Image Via Daily Mail


When Violet infamously pops a mouthful of experimental chewing gum that ends up turning her into a blueberry, even the Oompa Loompas have little to say:


Gum chewing’s fine when it’s once in awhile
It stops you from smoking and brightens your smile
But it’s repulsive, revolting, and wrong
Chewing and chewing all day long


…is it, though?


Gif Via Giphy


It’s true that Violet specifically goes against Wonka’s wishes, as he specifically demands that she spit out the gum. But if breaking the rules is a good enough reason to throw Violet from the factory, why does Charlie get the goods? Let’s not forget that Charlie stole fizzy lifting drinks—a line Wonka actor Gene Wilder scared the hell out of us by yelling and an incontrovertible fact. Wonka is quick to point out that Oompa-Loompas had to waste valuable time by washing and sterilizing the walls and fan Charlie and Grandpa Joe rubbed their grubby hands all over. In comparison, Violet’s rebellion only impacted herself.


Let’s take it a step further—not only did Violet Beauregarde do nothing wrong, but she’s also the true heir to Wonka’s candy empire. Tumblr user evayna outlines Violet’s professional assets in this viral post summarized below. Let’s explore the credentials of our would-be female CEO:


1. Violet knows candy


"what's so funny?"

Image Via The Odyssey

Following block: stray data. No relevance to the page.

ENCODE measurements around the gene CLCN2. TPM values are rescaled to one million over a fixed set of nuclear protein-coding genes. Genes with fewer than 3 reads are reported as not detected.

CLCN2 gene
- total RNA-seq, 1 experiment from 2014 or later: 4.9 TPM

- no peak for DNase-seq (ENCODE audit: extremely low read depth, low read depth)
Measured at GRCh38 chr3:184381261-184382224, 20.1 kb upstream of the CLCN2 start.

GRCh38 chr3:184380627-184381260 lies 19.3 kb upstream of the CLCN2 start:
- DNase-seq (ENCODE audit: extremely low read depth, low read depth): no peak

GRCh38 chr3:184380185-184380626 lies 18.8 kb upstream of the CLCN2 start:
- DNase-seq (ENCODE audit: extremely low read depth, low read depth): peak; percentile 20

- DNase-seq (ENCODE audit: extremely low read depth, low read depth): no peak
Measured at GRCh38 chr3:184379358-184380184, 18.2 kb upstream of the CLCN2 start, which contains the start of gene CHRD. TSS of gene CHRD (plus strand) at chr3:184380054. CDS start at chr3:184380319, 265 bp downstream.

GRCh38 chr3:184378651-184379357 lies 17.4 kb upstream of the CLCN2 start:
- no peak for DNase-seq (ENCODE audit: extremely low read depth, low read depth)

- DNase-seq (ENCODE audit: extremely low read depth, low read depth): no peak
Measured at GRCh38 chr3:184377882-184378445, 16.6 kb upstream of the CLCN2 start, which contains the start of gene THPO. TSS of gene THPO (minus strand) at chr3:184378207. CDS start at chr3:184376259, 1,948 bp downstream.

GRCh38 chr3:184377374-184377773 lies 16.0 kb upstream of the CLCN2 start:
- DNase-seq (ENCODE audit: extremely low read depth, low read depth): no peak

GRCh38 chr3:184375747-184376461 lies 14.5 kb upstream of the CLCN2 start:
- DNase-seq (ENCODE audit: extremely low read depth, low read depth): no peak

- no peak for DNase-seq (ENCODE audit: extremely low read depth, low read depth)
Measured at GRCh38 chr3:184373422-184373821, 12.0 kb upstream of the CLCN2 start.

Why would supposedly excessive gum chewing be a bad thing at a candy company whose profits come partially from gum? Viewers don’t get a look at all of Wonka’s products, but we know at least two are somewhat gum-related: the actual gum and the Everlasting Gobstopper. When the latter is so significant that corporate spies are willing to bribe children to steal it, wouldn’t any businessman want the help of an expert?


2. Violet has business sense


"Cut it out dad! For heaven's sake, this is my show!"

Gif Via Giphy


Violet’s father is a car salesman who’s pushy about representing his business—though the book and movie present this as an unsavory quality, his keen marketing sense leads him to use Violet’s fifteen minutes of fame in order to promote his car lot. With his example, Violet would be better equipped to make the strategic business decisions Wonka’s company needs.